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Significant effects of implementation of health-promoting schools on schoolteachers’ nutrition knowledge and dietary intake in Taiwan

Published online by Cambridge University Press:  06 August 2009

Yi-Hua Chen
Affiliation:
School of Public Health, College of Public Health, Taipei Medical University, No. 250 Wu-hsing Street, Taipei 110, Taiwan
Ching-Ying Yeh
Affiliation:
School of Public Health, College of Public Health, Taipei Medical University, No. 250 Wu-hsing Street, Taipei 110, Taiwan
Yu-Ming Lai
Affiliation:
School of Public Health, College of Public Health, Taipei Medical University, No. 250 Wu-hsing Street, Taipei 110, Taiwan
Meei-Ling Shyu
Affiliation:
School of Nursing, College of Nursing, Taipei Medical University, Taipei, Taiwan
Kuo-Cherh Huang
Affiliation:
School of Health Care Administration, Taipei Medical University, Taipei, Taiwan
Hung-Yi Chiou*
Affiliation:
School of Public Health, College of Public Health, Taipei Medical University, No. 250 Wu-hsing Street, Taipei 110, Taiwan
*
*Corresponding author: Email hychiou@tmu.edu.tw
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Abstract

Objective

Although teachers are the key participants in health-promoting schools (HPS) programme delivery, it is still unknown whether teachers are appropriate health information resources and role models for students with respect to healthy diets. The present study aimed to investigate the effects of implementing HPS programmes on teachers’ nutrition knowledge and diets.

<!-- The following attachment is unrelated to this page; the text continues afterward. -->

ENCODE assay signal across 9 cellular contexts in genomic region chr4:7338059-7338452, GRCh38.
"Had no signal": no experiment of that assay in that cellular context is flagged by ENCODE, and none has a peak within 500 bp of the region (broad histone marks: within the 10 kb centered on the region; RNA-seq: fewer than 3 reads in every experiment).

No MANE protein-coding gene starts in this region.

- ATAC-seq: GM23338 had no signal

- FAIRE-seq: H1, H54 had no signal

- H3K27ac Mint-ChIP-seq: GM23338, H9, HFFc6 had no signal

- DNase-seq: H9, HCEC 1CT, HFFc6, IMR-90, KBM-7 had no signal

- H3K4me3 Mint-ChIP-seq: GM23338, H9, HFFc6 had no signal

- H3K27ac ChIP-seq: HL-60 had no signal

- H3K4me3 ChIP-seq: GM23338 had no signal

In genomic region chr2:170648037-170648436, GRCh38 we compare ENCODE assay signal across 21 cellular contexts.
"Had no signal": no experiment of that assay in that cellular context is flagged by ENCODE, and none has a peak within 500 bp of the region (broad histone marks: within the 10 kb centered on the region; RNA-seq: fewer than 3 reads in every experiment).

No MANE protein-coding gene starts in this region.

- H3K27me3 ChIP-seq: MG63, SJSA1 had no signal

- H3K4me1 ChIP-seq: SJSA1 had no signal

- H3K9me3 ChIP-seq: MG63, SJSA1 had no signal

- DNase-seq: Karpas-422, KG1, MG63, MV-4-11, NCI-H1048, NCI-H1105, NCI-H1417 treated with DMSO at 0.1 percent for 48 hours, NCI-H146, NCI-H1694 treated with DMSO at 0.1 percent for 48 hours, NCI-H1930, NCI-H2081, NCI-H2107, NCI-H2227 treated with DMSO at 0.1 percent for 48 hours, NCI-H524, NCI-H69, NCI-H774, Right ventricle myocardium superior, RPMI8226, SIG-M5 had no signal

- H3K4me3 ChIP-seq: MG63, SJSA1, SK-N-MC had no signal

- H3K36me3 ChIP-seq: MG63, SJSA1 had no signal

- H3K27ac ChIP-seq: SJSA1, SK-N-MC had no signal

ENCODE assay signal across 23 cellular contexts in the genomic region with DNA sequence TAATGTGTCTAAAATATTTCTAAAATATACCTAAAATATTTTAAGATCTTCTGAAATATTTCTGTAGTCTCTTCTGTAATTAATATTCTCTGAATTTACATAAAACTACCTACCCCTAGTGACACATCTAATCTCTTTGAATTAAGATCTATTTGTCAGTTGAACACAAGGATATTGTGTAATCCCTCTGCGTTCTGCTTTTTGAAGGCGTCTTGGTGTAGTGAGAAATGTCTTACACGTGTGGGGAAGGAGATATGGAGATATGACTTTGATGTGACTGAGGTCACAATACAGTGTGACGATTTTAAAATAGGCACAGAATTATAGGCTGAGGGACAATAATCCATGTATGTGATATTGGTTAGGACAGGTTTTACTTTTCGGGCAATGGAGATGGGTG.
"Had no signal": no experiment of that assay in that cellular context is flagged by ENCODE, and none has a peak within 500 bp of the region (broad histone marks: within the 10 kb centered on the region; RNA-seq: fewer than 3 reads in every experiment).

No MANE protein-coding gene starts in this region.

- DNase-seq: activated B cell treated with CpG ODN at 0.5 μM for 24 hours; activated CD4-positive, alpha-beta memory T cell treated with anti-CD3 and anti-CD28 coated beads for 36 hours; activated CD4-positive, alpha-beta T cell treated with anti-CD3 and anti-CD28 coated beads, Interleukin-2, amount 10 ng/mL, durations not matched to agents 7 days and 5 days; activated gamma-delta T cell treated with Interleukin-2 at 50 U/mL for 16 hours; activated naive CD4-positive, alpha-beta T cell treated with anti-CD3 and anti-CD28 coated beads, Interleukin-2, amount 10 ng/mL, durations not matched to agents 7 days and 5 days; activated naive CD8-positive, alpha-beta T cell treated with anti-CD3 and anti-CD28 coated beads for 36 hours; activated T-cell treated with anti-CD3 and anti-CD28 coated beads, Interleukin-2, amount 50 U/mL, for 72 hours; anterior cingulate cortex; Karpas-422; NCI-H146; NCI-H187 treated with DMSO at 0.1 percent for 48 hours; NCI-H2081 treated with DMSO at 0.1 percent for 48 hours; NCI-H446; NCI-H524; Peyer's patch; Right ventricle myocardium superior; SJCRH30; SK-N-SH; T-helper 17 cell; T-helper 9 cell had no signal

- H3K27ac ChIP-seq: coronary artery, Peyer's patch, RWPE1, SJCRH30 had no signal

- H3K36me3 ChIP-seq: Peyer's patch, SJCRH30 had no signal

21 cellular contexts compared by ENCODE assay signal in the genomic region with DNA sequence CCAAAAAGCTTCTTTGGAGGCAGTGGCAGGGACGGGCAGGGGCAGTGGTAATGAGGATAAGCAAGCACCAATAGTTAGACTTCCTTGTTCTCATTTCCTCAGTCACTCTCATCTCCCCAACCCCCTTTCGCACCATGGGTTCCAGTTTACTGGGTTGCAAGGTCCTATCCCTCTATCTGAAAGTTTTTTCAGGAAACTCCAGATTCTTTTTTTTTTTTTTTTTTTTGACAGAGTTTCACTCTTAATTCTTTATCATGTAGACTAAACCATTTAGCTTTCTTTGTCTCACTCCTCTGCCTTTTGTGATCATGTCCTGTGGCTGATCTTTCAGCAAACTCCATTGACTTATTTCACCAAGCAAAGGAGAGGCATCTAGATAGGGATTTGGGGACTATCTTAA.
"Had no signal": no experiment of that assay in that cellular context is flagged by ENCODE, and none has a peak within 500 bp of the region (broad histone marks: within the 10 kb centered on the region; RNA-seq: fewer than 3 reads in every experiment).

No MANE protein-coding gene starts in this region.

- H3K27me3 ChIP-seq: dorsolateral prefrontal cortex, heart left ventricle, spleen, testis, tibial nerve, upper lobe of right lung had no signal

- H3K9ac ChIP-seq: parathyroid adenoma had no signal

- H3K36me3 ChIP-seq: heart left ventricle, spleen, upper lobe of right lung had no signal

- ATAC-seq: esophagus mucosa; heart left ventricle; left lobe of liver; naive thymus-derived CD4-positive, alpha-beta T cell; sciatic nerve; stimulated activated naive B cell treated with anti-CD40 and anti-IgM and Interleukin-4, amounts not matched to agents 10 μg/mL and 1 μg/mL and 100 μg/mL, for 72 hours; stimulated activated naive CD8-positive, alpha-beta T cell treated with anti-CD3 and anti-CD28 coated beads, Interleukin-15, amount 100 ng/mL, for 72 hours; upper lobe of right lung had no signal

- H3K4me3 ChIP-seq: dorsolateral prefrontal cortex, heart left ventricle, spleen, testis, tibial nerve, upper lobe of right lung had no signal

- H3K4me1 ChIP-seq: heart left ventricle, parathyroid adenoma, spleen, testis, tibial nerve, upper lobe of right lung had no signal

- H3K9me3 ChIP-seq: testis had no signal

Design

One HPS programme aiming at dietary intervention (HP-D) and one HPS not aiming at dietary intervention (HP-ND) were selected, along with two non-health-promoting (NHP) schools matched for school size and urbanization level with the two HPS. All 361 teachers in the four schools were invited to participate, yielding a 78·4 % overall valid response rate. A structured, self-reported questionnaire was administered, with regression models used for statistical analysis.

Results

Teachers in the HP-D group had a mean score of 21·1 on a range of 0–30 for nutrition knowledge, which was significantly higher than the mean scores of 18·5 in the HP-ND group and 19·1 in the NHP group (P < 0·001). Better dietary behaviours were also observed among HP-D teachers. Further, being a ‘health education’ course instructor was associated with significantly higher scores on nutrition knowledge (β = 2·6, P < 0·001) and vegetable and fruit consumption (β = 1·4, P = 0·02) in the HP-D group than in the NHP group. The HP-ND and NHP groups exhibited similar patterns of non-significant differences compared with the HP-D group.

Conclusions

Implementation of a coordinated HPS framework on nutrition and diet was positively correlated with schoolteachers’ nutrition knowledge and dietary intake.

Type
Research Paper
Copyright
Copyright © The Authors 2009

Inadequate diet and nutrition can slow growth in childhood and increase the risk of health conditions such as obesity, hypertension and certain cancers in adulthood(Reference Moore and Davies1, Reference Wright, Parker, Lamont and Craft2). Many children exhibit intakes of food and nutrients below the recommended levels, both internationally and in Taiwan(Reference Adams3Reference Starkey, Johnson-Down and Gray-Donald7). Educators have recognized the importance of promoting a healthy diet and various nutrition-education programmes have been implemented in schools(Reference Baranowski, Davis, Resnicow, Baranowski, Doyle, Lin, Smith and Wang8Reference Von Post-Skagegard, Samuelson, Karlstrom, Mohsen, Berglund and Bratteby10).